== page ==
"As a Resolution from the Parliament, the Commission has to respond to it, and I hope they receive it favourably," the West Midlands Conservative representative in the Parliament told Grower afterwards. "The wheels turn very slowly though."
Most immediately, the Commission will have to take on board the resolution's views in its delayed review of the Fruit & Vegetable Scheme, which governs support for producer organisations. "I will be able to recommend things that now have the Parliament's backing, such as simplifying the red tape around the organisations," she said.
"The main thrust was to highlight the importance of horticulture - it's amazing how much we get from it given the small area involved. Given the many health benefits to fresh-produce consumption, there really isn't a downside. At the very least, it will raise awareness of these things."
McIntyre earlier canvassed the views of leading figures in UK horticulture to ensure the resolution reflected current industry concerns (HW, 11 October 2013).
It subsequently "escaped pretty well" from scrutiny by the parliament's agriculture committee, although "we lost a couple of things" in the full Parliament on 11 March before being approved, she said, adding: "That was sad. We need to produce so much more food. We can't stick our heads in the sand and say 'no' to everything."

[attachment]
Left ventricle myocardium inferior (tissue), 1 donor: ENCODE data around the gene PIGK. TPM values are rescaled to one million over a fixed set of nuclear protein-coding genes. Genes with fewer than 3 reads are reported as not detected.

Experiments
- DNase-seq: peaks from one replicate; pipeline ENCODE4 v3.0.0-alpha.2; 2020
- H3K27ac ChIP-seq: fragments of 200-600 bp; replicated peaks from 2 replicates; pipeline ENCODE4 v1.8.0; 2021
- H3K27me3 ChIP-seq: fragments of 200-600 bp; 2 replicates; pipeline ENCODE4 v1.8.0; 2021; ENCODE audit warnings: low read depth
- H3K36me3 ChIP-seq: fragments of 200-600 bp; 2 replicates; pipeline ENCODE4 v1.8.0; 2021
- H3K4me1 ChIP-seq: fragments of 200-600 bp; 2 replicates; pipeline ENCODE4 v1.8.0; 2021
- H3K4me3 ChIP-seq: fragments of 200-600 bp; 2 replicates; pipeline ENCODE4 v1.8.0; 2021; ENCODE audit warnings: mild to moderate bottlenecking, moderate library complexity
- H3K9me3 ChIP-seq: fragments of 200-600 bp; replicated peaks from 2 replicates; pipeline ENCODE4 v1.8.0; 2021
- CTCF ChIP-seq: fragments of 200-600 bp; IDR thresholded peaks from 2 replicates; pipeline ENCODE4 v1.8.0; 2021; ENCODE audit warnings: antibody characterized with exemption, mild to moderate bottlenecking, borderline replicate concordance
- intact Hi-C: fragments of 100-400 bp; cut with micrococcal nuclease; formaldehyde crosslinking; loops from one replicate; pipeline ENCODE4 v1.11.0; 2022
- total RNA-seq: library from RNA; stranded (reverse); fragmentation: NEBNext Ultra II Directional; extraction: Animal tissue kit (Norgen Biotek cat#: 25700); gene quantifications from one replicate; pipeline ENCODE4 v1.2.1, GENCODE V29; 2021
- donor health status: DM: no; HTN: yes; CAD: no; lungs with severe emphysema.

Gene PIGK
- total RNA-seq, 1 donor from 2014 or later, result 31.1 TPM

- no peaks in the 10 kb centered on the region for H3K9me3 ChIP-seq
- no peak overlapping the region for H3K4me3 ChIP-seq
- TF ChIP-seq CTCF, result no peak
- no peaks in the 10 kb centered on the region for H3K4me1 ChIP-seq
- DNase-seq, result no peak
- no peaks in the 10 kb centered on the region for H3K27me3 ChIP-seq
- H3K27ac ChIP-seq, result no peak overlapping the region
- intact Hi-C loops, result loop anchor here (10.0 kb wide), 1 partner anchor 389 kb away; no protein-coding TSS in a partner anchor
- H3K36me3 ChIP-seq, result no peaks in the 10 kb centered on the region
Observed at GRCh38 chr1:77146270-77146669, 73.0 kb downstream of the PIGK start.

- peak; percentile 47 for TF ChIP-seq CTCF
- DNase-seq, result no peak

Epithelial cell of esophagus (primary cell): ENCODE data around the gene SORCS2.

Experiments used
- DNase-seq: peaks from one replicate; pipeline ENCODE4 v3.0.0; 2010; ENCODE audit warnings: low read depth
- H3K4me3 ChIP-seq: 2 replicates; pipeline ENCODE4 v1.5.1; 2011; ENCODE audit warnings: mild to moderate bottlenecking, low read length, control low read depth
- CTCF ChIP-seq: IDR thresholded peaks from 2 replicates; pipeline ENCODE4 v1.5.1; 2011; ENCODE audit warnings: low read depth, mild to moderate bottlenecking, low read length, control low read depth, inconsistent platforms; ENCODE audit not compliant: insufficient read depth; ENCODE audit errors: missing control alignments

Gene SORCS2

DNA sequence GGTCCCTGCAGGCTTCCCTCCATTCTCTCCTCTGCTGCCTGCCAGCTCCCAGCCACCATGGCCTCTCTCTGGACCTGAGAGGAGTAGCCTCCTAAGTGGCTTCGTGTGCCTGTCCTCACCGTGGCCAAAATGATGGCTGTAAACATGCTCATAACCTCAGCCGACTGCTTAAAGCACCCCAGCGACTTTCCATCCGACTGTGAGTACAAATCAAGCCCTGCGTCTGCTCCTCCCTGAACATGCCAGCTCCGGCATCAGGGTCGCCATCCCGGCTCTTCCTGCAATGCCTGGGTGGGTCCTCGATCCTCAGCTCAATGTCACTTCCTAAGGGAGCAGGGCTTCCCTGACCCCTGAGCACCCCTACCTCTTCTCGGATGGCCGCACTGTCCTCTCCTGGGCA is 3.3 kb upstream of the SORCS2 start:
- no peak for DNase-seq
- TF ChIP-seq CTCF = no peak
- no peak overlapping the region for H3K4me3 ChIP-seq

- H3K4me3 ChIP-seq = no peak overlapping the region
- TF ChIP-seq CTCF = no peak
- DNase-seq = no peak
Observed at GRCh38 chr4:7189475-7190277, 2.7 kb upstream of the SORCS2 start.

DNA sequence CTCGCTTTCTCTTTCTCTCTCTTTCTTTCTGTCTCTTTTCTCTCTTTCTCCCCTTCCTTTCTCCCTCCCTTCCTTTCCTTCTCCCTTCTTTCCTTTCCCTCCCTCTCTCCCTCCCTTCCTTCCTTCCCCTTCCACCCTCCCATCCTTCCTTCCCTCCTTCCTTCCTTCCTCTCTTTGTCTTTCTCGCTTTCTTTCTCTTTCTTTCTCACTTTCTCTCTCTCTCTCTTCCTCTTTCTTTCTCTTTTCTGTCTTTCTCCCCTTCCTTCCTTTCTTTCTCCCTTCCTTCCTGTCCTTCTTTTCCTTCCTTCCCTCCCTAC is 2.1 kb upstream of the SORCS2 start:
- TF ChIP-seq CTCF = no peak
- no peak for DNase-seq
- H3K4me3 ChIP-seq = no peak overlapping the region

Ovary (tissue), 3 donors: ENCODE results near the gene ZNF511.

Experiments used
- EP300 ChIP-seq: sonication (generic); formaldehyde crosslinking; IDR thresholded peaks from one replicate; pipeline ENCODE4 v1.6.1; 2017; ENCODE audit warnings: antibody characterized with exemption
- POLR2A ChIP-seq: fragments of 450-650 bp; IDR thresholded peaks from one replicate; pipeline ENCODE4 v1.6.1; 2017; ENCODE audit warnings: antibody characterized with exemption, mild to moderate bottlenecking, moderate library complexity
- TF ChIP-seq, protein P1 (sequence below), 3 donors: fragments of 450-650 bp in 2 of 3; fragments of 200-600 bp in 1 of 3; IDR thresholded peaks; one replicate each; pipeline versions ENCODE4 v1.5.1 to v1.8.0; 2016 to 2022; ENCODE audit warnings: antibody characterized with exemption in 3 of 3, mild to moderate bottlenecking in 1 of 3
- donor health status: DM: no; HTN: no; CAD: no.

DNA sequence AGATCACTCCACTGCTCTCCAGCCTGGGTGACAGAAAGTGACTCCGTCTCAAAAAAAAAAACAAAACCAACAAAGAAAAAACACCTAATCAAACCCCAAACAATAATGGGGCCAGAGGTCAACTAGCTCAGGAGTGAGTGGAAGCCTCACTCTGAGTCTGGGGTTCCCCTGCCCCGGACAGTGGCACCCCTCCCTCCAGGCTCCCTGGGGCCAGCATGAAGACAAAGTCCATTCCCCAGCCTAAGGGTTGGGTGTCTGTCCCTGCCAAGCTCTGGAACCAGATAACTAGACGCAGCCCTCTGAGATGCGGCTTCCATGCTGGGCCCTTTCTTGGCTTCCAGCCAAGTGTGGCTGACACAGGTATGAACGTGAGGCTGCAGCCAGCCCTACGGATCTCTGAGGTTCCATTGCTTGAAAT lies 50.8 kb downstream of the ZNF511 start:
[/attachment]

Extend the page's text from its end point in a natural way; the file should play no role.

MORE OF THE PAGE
Conservation charity Buglife had earlier urged the public to write to MEPs asking them to vote against the report due to its calls for lighter-touch regulation of crop-protection products. The Green Party also called for it to be rejected.
Final resolution Inclusions and omissions
What made it into the final resolution:
- Call for a risk-based approach to regulation of plant protection products and for sharing of data across member states where minor uses are concerned.
- Call for greater efforts at European and member state level to develop integrated pest and disease management strategies to supplant conventional products.
- Call for the Commission to help increase market access of horticultural products to non-EU countries, including where plant health standards are an obstacle.
- Criticism of the private standards for pesticide residues adopted by retailers as "anti-competitive and detrimental to the interests of fruit and vegetable growers".
What failed to make it into the final resolution:
- Call for the Commission to "reassess restrictions on neonicotinoid pesticides".
- Call to support "innovative plant-breeding techniques", understood as meaning genetic modification.